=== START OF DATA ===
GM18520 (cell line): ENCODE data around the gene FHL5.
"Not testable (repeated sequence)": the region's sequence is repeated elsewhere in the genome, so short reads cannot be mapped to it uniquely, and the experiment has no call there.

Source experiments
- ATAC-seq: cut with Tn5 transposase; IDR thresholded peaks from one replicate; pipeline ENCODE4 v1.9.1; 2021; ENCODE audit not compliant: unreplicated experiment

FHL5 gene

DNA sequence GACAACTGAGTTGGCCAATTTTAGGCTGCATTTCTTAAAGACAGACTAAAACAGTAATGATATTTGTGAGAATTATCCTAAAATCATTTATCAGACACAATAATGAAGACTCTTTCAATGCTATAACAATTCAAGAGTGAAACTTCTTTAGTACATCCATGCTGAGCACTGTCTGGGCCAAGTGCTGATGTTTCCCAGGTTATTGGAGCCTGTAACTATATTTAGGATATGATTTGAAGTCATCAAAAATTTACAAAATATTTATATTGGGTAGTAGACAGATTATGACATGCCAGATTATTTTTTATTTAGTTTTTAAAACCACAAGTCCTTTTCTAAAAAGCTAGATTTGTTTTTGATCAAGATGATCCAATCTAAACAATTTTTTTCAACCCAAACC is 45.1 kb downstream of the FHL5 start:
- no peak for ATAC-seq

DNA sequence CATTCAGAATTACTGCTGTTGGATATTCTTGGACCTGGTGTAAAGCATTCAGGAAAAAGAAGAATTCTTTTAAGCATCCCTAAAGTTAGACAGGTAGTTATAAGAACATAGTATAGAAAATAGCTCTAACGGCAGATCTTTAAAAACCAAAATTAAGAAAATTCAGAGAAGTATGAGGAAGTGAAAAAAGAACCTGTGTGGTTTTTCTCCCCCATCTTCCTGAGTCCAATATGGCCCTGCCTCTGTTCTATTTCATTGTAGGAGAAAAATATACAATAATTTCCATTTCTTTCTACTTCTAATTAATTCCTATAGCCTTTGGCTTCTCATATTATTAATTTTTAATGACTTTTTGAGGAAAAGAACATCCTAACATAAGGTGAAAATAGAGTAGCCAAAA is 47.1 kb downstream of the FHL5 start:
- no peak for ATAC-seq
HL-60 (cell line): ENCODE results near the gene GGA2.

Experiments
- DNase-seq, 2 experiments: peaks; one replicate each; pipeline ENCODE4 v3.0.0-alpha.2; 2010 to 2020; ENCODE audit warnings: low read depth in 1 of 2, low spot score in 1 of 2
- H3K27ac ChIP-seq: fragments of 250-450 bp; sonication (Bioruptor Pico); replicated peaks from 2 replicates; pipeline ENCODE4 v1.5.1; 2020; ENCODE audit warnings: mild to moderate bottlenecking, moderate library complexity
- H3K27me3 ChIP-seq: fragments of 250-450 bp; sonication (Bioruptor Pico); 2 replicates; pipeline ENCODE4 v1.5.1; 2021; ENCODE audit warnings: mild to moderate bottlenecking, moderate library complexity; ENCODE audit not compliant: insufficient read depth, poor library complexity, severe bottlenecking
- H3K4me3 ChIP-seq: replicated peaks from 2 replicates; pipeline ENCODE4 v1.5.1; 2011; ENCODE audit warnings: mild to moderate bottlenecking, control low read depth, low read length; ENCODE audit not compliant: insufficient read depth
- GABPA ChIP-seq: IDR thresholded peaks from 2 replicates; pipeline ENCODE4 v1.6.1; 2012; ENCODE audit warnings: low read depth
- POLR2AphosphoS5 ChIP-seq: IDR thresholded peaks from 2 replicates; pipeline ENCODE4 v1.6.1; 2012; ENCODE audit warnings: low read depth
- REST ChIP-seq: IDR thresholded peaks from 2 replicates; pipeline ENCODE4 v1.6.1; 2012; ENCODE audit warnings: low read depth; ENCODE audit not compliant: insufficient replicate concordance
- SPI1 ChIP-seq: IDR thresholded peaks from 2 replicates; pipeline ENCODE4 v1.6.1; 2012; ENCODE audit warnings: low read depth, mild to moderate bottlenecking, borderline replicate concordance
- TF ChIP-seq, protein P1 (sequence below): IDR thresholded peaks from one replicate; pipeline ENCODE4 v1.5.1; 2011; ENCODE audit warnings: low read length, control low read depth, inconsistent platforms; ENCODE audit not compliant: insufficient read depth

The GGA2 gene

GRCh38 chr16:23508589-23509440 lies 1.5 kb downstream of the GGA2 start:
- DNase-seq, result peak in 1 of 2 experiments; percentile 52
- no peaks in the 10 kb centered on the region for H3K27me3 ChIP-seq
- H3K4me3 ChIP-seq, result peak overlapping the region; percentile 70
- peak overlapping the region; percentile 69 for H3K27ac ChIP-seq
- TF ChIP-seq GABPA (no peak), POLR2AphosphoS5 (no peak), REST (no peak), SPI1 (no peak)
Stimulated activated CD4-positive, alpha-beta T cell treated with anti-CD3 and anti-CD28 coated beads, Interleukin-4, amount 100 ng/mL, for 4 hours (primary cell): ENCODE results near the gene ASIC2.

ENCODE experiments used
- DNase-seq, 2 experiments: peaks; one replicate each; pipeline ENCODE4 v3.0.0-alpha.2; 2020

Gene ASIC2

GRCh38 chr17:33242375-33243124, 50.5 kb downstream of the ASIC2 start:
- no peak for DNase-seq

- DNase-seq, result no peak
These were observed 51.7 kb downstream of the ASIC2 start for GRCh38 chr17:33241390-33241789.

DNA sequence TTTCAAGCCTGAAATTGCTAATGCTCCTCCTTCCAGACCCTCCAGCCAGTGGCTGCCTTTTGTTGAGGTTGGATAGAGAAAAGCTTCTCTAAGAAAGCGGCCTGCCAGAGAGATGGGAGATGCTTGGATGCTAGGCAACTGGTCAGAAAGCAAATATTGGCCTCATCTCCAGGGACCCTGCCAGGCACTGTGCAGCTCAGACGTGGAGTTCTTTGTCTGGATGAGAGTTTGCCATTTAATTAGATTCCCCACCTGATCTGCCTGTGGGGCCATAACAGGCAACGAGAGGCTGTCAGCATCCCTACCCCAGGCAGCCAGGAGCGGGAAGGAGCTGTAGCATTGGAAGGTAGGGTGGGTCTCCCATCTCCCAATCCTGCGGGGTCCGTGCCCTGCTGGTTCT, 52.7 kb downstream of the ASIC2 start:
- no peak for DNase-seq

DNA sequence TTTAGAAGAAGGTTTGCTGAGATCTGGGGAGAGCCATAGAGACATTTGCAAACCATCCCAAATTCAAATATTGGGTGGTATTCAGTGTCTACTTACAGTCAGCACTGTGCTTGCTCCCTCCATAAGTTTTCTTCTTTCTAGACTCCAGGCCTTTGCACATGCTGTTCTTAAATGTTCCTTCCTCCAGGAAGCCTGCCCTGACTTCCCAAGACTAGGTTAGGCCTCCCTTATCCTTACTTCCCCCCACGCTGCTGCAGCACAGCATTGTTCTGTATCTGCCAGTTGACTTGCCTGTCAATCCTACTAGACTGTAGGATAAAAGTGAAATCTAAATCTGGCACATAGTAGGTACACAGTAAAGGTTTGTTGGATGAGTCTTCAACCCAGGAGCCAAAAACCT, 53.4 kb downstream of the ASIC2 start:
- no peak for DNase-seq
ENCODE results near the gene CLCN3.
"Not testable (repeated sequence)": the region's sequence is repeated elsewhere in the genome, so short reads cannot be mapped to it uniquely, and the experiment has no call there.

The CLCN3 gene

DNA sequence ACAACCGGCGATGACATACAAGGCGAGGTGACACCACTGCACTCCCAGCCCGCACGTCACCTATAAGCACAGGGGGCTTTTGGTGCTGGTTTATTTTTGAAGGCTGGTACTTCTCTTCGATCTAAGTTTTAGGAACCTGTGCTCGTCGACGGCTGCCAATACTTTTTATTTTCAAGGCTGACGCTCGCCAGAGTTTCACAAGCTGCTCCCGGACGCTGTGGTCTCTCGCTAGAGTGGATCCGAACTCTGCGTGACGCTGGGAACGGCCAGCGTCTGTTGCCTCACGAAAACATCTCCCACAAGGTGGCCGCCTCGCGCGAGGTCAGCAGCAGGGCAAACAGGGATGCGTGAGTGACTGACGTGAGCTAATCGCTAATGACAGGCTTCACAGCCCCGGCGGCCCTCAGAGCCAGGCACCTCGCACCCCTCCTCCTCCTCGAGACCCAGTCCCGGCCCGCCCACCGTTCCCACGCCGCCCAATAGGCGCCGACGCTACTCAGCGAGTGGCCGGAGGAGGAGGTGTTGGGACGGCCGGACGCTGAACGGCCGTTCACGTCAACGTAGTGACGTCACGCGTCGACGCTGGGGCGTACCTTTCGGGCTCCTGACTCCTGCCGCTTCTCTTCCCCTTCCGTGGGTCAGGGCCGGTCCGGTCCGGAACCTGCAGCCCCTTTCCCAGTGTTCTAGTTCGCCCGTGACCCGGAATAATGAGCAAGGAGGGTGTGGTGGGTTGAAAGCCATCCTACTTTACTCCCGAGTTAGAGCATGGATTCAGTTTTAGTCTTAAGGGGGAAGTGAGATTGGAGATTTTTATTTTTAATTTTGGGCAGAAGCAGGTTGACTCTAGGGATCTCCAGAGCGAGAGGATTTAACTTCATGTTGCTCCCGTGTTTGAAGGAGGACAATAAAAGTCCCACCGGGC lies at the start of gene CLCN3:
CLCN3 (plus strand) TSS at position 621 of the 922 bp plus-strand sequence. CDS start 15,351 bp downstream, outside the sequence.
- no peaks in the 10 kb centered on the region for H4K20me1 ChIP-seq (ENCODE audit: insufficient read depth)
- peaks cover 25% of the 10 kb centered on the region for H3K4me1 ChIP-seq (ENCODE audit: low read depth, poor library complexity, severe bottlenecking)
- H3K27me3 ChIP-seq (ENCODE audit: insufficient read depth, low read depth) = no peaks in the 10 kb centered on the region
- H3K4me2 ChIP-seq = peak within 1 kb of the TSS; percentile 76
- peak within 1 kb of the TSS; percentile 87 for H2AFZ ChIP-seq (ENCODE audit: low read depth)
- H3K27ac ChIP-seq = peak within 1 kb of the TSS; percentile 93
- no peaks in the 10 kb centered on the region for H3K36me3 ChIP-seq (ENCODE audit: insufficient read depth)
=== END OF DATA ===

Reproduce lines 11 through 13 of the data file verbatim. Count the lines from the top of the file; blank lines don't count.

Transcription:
Experiments
- DNase-seq, 2 experiments: peaks; one replicate each; pipeline ENCODE4 v3.0.0-alpha.2; 2010 to 2020; ENCODE audit warnings: low read depth in 1 of 2, low spot score in 1 of 2
- H3K27ac ChIP-seq: fragments of 250-450 bp; sonication (Bioruptor Pico); replicated peaks from 2 replicates; pipeline ENCODE4 v1.5.1; 2020; ENCODE audit warnings: mild to moderate bottlenecking, moderate library complexity